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Re: King George V
« Reply #48 on: March 25, 2013, 05:07:49 PM »
Yeah, he was more in tune with the times.  Still, one gets the feeling he preferred the pre-WWI world. 
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Offline Kalafrana

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Re: King George V
« Reply #49 on: March 26, 2013, 04:08:31 AM »
George V was very much a traditionalist, but he was prepared to move with the times where necessary. Unlike Nicholas, he was able to recognise when change was necessary. Fortunately for him, a lot of his own characteristics chimed with the mood of his time - devotion to duty, modest personal habits, and so on.

Ann

Offline edubs31

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Re: King George V
« Reply #50 on: March 26, 2013, 08:24:43 AM »
George V was very much a traditionalist, but he was prepared to move with the times where necessary. Unlike Nicholas, he was able to recognise when change was necessary. Fortunately for him, a lot of his own characteristics chimed with the mood of his time - devotion to duty, modest personal habits, and so on.

Ann

No doubt. But needless to say Nicholas had the far greater burden. In business terms I might consider George the manager of a mid-sized company that struggles but survives, whereas Nicholas was the owner of a very large company that collapses. Nicholas may very well have been able to handle ruling England as a constitutional monarch, but it's doubtful George V could have handled Russia as a semi-autocrat.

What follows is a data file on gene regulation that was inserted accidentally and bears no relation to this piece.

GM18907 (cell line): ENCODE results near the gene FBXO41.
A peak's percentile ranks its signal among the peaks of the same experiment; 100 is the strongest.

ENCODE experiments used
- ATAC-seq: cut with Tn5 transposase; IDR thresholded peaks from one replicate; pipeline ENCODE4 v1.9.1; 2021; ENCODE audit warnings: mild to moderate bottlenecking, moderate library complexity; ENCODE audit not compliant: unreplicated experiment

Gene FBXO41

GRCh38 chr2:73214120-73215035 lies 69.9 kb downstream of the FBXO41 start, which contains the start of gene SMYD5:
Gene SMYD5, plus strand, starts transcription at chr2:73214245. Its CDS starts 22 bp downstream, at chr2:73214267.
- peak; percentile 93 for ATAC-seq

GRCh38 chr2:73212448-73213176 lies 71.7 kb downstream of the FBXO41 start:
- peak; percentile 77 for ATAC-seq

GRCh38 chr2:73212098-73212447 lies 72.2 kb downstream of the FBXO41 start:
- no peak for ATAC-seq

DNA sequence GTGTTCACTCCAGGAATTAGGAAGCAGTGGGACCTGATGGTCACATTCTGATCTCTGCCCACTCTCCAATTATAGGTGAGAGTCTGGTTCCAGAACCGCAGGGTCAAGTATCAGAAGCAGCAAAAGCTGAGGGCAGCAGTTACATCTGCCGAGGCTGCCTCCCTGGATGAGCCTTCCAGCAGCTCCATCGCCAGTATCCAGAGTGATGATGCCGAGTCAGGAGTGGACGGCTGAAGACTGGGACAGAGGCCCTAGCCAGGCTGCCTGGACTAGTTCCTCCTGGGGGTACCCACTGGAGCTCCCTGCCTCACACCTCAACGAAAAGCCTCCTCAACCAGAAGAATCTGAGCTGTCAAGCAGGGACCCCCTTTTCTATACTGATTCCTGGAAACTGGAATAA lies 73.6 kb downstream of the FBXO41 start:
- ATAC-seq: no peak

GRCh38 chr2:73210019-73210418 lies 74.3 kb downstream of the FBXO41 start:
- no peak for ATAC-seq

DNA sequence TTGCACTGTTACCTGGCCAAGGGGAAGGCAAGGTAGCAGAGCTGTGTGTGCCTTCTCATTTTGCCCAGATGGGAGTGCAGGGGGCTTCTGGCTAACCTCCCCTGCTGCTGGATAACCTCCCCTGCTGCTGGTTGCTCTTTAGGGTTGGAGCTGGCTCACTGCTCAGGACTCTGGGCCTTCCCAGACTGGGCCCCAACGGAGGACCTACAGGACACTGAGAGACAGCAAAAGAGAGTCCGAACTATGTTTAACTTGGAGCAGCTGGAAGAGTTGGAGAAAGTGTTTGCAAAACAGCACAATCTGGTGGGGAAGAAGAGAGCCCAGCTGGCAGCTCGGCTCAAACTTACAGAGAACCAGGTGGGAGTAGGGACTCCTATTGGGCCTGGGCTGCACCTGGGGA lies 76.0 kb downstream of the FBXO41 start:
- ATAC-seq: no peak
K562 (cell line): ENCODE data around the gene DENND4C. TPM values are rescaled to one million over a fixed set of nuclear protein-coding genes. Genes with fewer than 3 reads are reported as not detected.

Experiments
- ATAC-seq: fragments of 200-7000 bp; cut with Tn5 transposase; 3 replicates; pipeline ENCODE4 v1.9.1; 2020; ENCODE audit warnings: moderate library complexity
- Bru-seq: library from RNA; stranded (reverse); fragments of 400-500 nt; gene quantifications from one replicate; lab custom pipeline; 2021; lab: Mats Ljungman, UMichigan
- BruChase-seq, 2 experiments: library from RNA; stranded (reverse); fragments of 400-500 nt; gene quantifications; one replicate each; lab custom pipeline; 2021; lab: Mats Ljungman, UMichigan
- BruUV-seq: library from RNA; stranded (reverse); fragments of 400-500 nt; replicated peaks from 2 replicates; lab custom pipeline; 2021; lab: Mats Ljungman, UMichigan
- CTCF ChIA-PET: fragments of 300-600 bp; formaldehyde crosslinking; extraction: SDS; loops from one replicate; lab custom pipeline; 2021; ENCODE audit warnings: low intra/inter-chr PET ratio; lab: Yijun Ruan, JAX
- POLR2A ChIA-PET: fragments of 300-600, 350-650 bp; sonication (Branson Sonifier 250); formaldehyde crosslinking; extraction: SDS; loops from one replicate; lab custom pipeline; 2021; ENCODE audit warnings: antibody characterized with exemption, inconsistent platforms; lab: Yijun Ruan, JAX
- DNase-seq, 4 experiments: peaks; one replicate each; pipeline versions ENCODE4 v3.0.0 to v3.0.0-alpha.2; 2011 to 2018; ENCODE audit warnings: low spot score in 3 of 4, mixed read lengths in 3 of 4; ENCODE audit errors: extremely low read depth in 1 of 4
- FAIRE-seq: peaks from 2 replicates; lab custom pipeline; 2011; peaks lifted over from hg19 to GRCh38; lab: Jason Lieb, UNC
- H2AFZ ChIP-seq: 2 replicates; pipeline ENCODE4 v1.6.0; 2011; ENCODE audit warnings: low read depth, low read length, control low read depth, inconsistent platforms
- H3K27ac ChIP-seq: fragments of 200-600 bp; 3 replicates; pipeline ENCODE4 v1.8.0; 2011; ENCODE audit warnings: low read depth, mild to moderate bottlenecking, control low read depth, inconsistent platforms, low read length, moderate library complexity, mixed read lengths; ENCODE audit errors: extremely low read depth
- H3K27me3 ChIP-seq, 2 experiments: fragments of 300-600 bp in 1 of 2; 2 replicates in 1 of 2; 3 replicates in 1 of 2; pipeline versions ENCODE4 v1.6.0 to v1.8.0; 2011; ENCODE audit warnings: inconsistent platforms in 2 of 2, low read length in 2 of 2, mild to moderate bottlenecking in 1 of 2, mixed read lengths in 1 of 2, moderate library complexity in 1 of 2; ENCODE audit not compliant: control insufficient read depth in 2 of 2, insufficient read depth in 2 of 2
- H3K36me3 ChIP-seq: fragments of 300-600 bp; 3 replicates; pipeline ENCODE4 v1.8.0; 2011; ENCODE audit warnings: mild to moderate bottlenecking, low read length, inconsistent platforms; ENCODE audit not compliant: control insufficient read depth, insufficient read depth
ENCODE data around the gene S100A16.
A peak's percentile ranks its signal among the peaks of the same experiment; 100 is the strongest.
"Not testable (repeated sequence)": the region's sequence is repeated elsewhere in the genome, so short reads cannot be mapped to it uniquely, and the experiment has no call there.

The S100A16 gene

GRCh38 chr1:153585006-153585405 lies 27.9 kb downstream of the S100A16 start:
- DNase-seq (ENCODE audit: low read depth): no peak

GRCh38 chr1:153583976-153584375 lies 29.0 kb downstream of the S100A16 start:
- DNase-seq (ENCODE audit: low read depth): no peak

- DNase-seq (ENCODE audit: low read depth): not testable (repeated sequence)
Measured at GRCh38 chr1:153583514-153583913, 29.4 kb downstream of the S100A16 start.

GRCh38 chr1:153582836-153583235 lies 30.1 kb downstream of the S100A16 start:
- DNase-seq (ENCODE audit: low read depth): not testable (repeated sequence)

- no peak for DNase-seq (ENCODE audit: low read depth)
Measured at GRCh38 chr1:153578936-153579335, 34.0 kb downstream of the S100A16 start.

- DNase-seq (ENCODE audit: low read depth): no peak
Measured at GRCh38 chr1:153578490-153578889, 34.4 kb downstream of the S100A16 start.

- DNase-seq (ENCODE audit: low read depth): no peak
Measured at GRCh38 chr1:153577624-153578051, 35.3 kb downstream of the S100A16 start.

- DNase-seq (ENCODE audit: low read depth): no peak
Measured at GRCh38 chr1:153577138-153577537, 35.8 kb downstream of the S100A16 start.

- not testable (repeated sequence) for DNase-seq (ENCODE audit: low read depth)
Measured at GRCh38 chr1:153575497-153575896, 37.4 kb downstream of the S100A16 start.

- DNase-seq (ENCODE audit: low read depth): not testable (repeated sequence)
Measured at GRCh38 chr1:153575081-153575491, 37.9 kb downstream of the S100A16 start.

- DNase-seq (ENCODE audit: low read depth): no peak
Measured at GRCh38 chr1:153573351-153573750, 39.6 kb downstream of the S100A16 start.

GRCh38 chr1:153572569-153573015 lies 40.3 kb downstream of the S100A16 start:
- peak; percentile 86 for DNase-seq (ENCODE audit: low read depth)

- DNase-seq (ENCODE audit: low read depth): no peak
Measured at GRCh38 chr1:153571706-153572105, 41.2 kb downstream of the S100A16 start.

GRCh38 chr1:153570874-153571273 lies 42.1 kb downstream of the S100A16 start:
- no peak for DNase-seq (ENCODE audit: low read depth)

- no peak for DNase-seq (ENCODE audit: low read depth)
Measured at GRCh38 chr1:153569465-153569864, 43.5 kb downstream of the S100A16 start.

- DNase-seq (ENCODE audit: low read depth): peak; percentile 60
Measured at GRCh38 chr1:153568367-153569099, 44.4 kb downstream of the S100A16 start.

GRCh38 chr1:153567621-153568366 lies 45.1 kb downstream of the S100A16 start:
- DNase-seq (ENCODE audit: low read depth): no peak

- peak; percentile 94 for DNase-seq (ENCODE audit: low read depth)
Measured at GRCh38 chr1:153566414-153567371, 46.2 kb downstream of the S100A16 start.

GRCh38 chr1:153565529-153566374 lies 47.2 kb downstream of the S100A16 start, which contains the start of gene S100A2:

The system is more important than the person at the head of it. Exactly why the United States can survive through poor Presidents and an ineffectual congress.

I do agree that George V was uniquely suited to the times however, and provided a necessary bridge from the post-Victorian era he inherited to the verge of the modern era (WW2). He of course was spared having to deal with the political and international drama of the late-30s and 40s, just as he was luckier than his cousin Nicky to be born into a country far less impoverished, polarized and radical than Russia.
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Offline grandduchessella

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Re: King George V
« Reply #51 on: March 26, 2013, 09:17:04 AM »
Yeah, he was more in tune with the times.  Still, one gets the feeling he preferred the pre-WWI world.  

Oh, I have no doubt. He just wasn't chained to the past like many others. But in his own way of living--activities, dress, etc...he was definitely of the Victorian/Edwardian mindset. He wasn't a fan of David flying in airplanes nor of bobbed hair. :)
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Offline grandduchessella

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Re: King George V
« Reply #52 on: March 26, 2013, 09:22:10 AM »
George V was very much a traditionalist, but he was prepared to move with the times where necessary. Unlike Nicholas, he was able to recognise when change was necessary. Fortunately for him, a lot of his own characteristics chimed with the mood of his time - devotion to duty, modest personal habits, and so on.

Ann

No doubt. But needless to say Nicholas had the far greater burden. In business terms I might consider George the manager of a mid-sized company that struggles but survives, whereas Nicholas was the owner of a very large company that collapses. Nicholas may very well have been able to handle ruling England as a constitutional monarch, but it's doubtful George V could have handled Russia as a semi-autocrat.

The system is more important than the person at the head of it. Exactly why the United States can survive through poor Presidents and an ineffectual congress.